Programming loops are a staple of any computer programming language. In essence, loops are what make programming languages so powerful.
In all programming loops, a group of statements is executed repeatedly based on the value of an index variable that changes from one iteration to another. The iterations are continued until a certain condition is met. However, in ordinary loops that index variable’s values are at least partially embedded in the programming code.
For example in the SAS’ iterative do statement embedded (hard coded) in the code are initial value 1, upper boundary 21 and increment 3:
do i=1 to 21 by 3;
Still, it is very convenient in case of linear pattern of incrementing or decrementing the index, and convenience trumps anathema of the programming – hardcoding.
If we don’t have a pattern of index variable alteration, SAS graciously provides a list of index variable values without any pattern in its iterative do-statement. For example:
do i=1, 5, 10, 8, 7;
do c=’Volvo’, ’GM’, ’Honda’, ’Ford’, ’Toyota’;
Even though the index variables can be of any data type (numeric or character), embedding their values into the do statement makes a program hard-coded (which is a curse word in programming). That requires change of the code every time when the index variable values or their order change.
SAS goes even further, allowing us to use variable names in the list of index values:
do c=var1, var2, var3, var4;
But if your data step is processing a long table, adding new variables to it with duplicate values across its observations is not the most efficient way of doing it.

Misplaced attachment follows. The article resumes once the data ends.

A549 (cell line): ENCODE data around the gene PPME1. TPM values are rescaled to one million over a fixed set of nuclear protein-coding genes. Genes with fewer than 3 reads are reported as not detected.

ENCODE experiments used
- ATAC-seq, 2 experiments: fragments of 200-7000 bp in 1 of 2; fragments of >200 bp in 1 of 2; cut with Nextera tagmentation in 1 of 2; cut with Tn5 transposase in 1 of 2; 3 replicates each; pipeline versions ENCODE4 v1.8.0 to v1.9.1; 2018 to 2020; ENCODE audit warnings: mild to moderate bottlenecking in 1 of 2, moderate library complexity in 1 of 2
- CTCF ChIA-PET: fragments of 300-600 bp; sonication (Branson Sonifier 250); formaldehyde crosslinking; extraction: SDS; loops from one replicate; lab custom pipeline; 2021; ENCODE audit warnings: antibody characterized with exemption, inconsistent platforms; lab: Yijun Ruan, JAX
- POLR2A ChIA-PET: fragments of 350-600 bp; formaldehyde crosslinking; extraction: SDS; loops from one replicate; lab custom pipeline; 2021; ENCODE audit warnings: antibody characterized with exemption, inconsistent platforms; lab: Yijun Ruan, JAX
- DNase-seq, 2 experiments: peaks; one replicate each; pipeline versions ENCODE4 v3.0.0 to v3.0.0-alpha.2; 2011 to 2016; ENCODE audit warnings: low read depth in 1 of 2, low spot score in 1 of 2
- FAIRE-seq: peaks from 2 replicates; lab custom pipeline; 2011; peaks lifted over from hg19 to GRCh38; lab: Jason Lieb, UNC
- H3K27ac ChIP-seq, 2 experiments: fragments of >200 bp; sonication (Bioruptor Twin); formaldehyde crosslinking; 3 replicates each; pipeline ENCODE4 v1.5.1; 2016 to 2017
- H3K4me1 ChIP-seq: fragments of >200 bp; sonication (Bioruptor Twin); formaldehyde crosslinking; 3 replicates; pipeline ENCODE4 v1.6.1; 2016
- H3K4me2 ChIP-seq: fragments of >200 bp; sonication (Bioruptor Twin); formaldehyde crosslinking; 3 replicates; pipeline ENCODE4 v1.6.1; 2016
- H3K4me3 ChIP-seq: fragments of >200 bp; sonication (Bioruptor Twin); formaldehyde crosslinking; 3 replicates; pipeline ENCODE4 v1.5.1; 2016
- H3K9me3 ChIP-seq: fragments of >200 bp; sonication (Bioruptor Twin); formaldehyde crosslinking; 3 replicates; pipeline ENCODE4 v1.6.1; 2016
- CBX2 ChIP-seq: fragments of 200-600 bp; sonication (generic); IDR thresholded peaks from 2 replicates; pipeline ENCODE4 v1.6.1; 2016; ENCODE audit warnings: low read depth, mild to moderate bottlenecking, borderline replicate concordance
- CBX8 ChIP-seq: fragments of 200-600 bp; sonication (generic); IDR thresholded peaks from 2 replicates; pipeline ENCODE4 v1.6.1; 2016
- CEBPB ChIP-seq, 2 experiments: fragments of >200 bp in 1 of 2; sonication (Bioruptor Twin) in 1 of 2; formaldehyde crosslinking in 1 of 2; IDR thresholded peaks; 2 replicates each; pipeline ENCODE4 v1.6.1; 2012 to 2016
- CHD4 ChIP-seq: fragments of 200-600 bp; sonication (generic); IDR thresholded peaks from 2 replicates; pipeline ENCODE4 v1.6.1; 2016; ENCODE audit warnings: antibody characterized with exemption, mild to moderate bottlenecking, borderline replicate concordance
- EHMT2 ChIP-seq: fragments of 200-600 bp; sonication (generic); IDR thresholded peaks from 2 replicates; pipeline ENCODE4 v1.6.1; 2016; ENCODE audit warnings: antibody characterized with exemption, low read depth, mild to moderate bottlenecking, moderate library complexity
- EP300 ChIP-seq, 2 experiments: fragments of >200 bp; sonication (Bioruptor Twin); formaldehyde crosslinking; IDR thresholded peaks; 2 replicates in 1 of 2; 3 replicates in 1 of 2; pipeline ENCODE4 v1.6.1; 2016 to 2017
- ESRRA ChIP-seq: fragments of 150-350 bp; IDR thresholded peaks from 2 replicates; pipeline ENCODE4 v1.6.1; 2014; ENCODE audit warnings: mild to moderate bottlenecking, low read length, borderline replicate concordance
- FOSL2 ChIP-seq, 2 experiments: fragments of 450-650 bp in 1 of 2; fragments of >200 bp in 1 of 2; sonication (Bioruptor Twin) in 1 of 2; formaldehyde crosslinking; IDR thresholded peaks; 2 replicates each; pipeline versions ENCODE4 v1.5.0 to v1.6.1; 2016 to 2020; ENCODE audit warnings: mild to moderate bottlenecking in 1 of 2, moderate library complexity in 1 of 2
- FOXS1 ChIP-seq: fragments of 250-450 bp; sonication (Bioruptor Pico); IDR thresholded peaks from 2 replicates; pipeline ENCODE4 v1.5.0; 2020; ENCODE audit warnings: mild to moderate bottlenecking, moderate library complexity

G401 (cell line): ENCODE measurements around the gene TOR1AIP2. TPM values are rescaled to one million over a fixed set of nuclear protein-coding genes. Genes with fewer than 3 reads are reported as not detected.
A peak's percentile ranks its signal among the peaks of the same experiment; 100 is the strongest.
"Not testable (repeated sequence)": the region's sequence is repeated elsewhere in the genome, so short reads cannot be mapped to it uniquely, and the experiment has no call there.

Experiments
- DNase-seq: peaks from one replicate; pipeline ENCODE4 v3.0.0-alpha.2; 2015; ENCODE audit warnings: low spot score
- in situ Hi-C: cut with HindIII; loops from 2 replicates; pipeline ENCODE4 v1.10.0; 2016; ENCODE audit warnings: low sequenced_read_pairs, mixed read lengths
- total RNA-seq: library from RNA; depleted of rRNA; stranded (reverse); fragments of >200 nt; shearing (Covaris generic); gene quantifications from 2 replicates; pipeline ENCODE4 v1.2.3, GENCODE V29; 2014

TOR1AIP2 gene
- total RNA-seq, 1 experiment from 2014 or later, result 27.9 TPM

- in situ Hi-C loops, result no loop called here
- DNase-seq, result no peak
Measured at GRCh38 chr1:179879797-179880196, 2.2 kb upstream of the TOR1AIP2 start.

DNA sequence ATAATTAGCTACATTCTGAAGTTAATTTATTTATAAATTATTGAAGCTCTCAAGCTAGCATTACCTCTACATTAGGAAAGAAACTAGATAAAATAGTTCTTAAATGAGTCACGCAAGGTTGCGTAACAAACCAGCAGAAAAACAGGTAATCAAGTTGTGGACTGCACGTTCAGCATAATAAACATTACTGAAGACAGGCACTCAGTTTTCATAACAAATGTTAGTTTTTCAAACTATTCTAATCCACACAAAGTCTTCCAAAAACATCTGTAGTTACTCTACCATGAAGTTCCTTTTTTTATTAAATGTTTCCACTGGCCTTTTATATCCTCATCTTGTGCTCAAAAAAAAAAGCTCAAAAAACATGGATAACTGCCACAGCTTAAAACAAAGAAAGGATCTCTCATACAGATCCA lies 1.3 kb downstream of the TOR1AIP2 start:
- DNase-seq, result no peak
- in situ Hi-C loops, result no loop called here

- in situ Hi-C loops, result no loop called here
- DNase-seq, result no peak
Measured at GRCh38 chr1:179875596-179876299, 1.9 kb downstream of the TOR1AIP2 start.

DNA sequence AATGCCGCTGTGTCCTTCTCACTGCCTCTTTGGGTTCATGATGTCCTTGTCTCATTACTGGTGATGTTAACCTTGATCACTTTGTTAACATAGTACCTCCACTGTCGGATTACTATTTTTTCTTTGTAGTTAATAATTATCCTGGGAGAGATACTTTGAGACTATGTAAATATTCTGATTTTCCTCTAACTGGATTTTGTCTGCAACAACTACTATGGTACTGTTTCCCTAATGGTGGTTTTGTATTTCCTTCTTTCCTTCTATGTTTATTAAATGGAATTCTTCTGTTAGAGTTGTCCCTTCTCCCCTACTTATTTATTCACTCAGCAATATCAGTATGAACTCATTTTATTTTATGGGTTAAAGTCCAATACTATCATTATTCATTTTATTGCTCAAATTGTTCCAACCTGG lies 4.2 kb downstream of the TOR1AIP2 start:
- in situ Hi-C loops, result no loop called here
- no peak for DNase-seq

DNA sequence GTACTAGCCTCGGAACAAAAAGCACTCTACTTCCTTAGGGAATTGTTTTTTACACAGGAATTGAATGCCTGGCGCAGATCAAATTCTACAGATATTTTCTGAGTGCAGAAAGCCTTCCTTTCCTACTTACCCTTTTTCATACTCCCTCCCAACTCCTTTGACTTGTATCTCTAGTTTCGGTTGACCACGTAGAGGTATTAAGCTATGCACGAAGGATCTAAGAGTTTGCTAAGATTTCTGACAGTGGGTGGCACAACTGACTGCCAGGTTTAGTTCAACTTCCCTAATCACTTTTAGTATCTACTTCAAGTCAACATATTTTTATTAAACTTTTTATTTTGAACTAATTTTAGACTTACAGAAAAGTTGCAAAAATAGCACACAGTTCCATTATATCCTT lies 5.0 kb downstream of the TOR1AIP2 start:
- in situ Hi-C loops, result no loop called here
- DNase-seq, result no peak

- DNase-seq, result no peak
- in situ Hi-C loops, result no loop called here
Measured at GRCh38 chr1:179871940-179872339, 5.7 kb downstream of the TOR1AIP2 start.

While loops in general and SAS do-loops in particular belong to the code class, index variable values are data and as such ideally should not belong to the code.
Wouldn’t it be nice to have those index variable values removed from the code altogether and have them pulled from some external data source? By answering “yes” to this question we arrive at the notion of a data-driven loop.
What is a data-driven loop?
A data-driven loop is one in which the index variable changes from one iteration to another based on the value of a variable in a data table; let’s call them a driver table and a driver variable correspondingly.
The following figure illustrates this concept.
In the data-driven loop, its index-variable value in each iteration is assigned based on the table variable value in each observation. In this case, the data table controls index-variable values, their order and number of iterations which is equal to the number of observations (records) in the data table. If your data step with a data-driven loop processes some input data table, the driver data table is a separate data table, not the one that is being processed by a data step where you have the do-loop. Programming code becomes completely separated from data and free of any hard-coded values, and that makes it data-driven.
Data-driven code for iterative loops does not require any change when your iteration data changes. All you need is to change your data table that controls the looping.
The syntax for the data-driven do-loop can be something like this: